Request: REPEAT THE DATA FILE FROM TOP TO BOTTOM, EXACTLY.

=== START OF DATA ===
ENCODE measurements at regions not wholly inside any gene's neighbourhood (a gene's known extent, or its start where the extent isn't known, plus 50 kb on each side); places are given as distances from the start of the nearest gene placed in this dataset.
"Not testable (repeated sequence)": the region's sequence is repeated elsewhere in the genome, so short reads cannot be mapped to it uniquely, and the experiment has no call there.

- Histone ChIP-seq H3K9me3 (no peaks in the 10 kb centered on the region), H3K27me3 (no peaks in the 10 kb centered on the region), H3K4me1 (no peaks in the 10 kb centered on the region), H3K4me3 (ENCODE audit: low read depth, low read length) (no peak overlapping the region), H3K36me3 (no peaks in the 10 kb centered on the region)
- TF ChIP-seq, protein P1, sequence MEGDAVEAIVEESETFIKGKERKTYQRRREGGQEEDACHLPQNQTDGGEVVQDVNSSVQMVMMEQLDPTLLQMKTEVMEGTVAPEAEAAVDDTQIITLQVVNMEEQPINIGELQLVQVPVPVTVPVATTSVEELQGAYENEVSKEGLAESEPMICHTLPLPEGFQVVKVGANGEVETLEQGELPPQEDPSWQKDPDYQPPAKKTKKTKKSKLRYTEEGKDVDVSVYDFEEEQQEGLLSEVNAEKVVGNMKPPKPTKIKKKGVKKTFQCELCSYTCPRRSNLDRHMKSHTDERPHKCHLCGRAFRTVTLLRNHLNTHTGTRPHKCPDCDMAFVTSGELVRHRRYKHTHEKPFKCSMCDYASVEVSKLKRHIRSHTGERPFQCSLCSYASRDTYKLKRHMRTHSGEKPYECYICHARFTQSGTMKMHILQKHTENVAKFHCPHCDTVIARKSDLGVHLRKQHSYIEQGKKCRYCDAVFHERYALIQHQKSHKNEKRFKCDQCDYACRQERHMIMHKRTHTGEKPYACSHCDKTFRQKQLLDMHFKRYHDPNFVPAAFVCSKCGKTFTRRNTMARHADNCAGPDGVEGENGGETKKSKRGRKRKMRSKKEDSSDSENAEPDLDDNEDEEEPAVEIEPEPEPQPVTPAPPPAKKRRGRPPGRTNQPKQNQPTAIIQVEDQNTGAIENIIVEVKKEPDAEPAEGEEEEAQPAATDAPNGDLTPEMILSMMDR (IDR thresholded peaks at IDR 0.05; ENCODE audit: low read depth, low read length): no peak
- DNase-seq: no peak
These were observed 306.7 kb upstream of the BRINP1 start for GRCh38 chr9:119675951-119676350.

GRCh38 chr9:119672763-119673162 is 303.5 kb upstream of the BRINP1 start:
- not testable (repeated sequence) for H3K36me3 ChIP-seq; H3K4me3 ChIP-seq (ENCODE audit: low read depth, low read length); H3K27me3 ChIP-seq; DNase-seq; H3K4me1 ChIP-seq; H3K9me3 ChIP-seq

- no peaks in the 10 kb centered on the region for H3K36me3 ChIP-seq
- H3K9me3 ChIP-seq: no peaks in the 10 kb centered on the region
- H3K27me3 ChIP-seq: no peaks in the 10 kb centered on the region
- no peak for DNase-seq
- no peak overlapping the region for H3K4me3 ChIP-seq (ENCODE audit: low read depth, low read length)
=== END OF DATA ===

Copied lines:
ENCODE measurements at regions not wholly inside any gene's neighbourhood (a gene's known extent, or its start where the extent isn't known, plus 50 kb on each side); places are given as distances from the start of the nearest gene placed in this dataset.
"Not testable (repeated sequence)": the region's sequence is repeated elsewhere in the genome, so short reads cannot be mapped to it uniquely, and the experiment has no call there.

- Histone ChIP-seq H3K9me3 (no peaks in the 10 kb centered on the region), H3K27me3 (no peaks in the 10 kb centered on the region), H3K4me1 (no peaks in the 10 kb centered on the region), H3K4me3 (ENCODE audit: low read depth, low read length) (no peak overlapping the region), H3K36me3 (no peaks in the 10 kb centered on the region)
- TF ChIP-seq, protein P1, sequence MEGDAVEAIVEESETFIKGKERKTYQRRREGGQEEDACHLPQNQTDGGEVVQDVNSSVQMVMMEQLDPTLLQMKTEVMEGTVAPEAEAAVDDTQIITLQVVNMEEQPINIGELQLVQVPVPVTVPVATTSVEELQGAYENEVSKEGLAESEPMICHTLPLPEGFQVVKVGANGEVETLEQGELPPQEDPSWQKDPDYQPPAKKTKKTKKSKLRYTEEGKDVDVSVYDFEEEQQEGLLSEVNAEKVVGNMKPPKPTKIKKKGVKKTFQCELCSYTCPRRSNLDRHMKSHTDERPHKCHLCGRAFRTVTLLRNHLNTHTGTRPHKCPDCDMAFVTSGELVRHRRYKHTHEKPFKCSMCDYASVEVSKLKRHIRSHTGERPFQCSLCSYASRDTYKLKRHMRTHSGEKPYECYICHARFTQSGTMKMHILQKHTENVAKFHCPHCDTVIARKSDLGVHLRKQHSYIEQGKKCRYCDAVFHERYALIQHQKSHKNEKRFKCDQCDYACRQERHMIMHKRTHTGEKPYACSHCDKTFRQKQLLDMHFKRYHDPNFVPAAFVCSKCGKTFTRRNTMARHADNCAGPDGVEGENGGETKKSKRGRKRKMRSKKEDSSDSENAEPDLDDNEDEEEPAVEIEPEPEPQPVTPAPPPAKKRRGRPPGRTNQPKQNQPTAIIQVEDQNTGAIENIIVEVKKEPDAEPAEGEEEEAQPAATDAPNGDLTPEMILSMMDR (IDR thresholded peaks at IDR 0.05; ENCODE audit: low read depth, low read length): no peak
- DNase-seq: no peak
These were observed 306.7 kb upstream of the BRINP1 start for GRCh38 chr9:119675951-119676350.

GRCh38 chr9:119672763-119673162 is 303.5 kb upstream of the BRINP1 start:
- not testable (repeated sequence) for H3K36me3 ChIP-seq; H3K4me3 ChIP-seq (ENCODE audit: low read depth, low read length); H3K27me3 ChIP-seq; DNase-seq; H3K4me1 ChIP-seq; H3K9me3 ChIP-seq

- no peaks in the 10 kb centered on the region for H3K36me3 ChIP-seq
- H3K9me3 ChIP-seq: no peaks in the 10 kb centered on the region
- H3K27me3 ChIP-seq: no peaks in the 10 kb centered on the region
- no peak for DNase-seq
- no peak overlapping the region for H3K4me3 ChIP-seq (ENCODE audit: low read depth, low read length)